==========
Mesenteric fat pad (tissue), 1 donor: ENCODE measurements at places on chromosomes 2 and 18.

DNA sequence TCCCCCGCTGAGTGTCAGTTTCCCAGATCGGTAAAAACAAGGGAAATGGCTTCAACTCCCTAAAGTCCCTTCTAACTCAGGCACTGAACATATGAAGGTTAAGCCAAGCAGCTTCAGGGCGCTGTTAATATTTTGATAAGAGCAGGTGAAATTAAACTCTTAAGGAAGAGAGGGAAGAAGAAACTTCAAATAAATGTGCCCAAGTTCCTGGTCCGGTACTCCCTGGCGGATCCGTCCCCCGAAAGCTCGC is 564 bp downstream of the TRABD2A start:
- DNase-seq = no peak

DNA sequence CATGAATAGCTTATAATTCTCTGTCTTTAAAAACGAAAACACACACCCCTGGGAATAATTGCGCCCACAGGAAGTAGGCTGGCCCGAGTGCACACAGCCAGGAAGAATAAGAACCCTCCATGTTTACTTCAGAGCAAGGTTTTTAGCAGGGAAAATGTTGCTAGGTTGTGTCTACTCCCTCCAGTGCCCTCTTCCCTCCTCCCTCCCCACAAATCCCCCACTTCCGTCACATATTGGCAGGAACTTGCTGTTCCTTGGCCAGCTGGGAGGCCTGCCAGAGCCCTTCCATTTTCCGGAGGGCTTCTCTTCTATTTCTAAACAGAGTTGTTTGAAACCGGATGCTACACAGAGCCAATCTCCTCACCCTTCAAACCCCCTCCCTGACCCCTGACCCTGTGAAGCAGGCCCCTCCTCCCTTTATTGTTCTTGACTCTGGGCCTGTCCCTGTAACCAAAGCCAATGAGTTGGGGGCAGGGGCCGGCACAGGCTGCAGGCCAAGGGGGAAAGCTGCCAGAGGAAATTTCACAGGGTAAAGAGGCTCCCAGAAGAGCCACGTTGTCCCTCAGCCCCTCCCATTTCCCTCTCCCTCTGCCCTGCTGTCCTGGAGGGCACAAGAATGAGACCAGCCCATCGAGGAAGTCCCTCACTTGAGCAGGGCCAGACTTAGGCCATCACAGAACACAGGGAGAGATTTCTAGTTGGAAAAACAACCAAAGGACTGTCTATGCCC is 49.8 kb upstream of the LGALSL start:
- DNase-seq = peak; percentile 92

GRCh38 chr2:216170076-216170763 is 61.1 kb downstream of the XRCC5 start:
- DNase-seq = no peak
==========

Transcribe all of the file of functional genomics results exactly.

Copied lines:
Mesenteric fat pad (tissue), 1 donor: ENCODE measurements at places on chromosomes 2 and 18.

DNA sequence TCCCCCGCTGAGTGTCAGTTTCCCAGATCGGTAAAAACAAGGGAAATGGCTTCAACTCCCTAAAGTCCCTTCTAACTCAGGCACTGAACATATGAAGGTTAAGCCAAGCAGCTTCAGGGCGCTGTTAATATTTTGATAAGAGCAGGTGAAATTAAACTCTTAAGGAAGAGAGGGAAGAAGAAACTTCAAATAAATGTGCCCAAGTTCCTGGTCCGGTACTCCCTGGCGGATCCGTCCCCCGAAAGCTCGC is 564 bp downstream of the TRABD2A start:
- DNase-seq = no peak

DNA sequence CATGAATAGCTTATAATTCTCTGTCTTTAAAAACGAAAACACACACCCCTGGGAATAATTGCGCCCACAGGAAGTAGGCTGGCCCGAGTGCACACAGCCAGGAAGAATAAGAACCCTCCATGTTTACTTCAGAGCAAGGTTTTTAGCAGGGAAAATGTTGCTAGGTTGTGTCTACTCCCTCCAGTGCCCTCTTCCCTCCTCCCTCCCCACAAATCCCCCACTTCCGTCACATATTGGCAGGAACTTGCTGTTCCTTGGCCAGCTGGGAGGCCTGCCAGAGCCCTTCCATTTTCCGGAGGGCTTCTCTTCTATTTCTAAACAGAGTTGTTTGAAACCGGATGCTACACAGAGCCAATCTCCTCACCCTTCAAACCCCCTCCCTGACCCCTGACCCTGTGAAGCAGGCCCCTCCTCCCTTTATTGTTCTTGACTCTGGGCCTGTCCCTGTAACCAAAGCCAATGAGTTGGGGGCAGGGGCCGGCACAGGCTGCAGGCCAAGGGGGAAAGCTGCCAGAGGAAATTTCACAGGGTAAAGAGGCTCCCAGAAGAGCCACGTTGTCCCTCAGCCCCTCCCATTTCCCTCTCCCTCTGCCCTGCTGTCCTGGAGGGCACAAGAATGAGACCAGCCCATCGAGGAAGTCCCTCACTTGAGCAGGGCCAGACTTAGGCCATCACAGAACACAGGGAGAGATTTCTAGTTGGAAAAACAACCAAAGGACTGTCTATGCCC is 49.8 kb upstream of the LGALSL start:
- DNase-seq = peak; percentile 92

GRCh38 chr2:216170076-216170763 is 61.1 kb downstream of the XRCC5 start:
- DNase-seq = no peak